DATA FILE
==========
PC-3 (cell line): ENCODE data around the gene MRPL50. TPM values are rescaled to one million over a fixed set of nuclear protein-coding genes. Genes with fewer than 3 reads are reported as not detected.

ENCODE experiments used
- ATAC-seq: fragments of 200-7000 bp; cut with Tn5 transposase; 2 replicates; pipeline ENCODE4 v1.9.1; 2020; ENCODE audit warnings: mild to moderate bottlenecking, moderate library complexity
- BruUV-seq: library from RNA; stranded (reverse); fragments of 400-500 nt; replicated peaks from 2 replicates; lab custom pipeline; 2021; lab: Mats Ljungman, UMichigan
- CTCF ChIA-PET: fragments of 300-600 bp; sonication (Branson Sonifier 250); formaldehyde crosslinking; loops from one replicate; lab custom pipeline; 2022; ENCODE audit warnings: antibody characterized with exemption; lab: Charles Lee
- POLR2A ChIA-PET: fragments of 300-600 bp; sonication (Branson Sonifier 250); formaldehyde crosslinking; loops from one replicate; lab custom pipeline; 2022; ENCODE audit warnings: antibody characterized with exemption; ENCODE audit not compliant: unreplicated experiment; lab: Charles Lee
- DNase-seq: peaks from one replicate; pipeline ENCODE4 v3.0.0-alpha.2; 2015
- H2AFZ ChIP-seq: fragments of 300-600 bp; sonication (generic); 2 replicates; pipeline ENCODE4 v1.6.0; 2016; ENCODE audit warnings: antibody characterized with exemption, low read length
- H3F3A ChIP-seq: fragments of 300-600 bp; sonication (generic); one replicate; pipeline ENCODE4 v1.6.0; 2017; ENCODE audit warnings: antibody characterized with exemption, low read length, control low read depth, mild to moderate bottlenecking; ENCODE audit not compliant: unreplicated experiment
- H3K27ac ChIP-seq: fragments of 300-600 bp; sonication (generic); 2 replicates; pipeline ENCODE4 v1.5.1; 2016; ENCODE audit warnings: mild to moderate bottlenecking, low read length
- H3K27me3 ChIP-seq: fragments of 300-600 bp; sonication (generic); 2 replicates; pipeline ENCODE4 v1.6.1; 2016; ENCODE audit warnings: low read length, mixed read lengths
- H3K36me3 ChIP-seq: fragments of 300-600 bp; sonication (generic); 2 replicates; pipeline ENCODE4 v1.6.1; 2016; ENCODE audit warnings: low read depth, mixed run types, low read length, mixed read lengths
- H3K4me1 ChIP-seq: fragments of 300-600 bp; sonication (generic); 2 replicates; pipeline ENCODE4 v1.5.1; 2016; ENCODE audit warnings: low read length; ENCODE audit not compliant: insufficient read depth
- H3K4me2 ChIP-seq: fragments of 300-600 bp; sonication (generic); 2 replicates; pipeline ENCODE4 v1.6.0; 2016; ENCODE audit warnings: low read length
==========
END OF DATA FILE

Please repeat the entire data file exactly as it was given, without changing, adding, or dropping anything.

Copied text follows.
PC-3 (cell line): ENCODE data around the gene MRPL50. TPM values are rescaled to one million over a fixed set of nuclear protein-coding genes. Genes with fewer than 3 reads are reported as not detected.

ENCODE experiments used
- ATAC-seq: fragments of 200-7000 bp; cut with Tn5 transposase; 2 replicates; pipeline ENCODE4 v1.9.1; 2020; ENCODE audit warnings: mild to moderate bottlenecking, moderate library complexity
- BruUV-seq: library from RNA; stranded (reverse); fragments of 400-500 nt; replicated peaks from 2 replicates; lab custom pipeline; 2021; lab: Mats Ljungman, UMichigan
- CTCF ChIA-PET: fragments of 300-600 bp; sonication (Branson Sonifier 250); formaldehyde crosslinking; loops from one replicate; lab custom pipeline; 2022; ENCODE audit warnings: antibody characterized with exemption; lab: Charles Lee
- POLR2A ChIA-PET: fragments of 300-600 bp; sonication (Branson Sonifier 250); formaldehyde crosslinking; loops from one replicate; lab custom pipeline; 2022; ENCODE audit warnings: antibody characterized with exemption; ENCODE audit not compliant: unreplicated experiment; lab: Charles Lee
- DNase-seq: peaks from one replicate; pipeline ENCODE4 v3.0.0-alpha.2; 2015
- H2AFZ ChIP-seq: fragments of 300-600 bp; sonication (generic); 2 replicates; pipeline ENCODE4 v1.6.0; 2016; ENCODE audit warnings: antibody characterized with exemption, low read length
- H3F3A ChIP-seq: fragments of 300-600 bp; sonication (generic); one replicate; pipeline ENCODE4 v1.6.0; 2017; ENCODE audit warnings: antibody characterized with exemption, low read length, control low read depth, mild to moderate bottlenecking; ENCODE audit not compliant: unreplicated experiment
- H3K27ac ChIP-seq: fragments of 300-600 bp; sonication (generic); 2 replicates; pipeline ENCODE4 v1.5.1; 2016; ENCODE audit warnings: mild to moderate bottlenecking, low read length
- H3K27me3 ChIP-seq: fragments of 300-600 bp; sonication (generic); 2 replicates; pipeline ENCODE4 v1.6.1; 2016; ENCODE audit warnings: low read length, mixed read lengths
- H3K36me3 ChIP-seq: fragments of 300-600 bp; sonication (generic); 2 replicates; pipeline ENCODE4 v1.6.1; 2016; ENCODE audit warnings: low read depth, mixed run types, low read length, mixed read lengths
- H3K4me1 ChIP-seq: fragments of 300-600 bp; sonication (generic); 2 replicates; pipeline ENCODE4 v1.5.1; 2016; ENCODE audit warnings: low read length; ENCODE audit not compliant: insufficient read depth
- H3K4me2 ChIP-seq: fragments of 300-600 bp; sonication (generic); 2 replicates; pipeline ENCODE4 v1.6.0; 2016; ENCODE audit warnings: low read length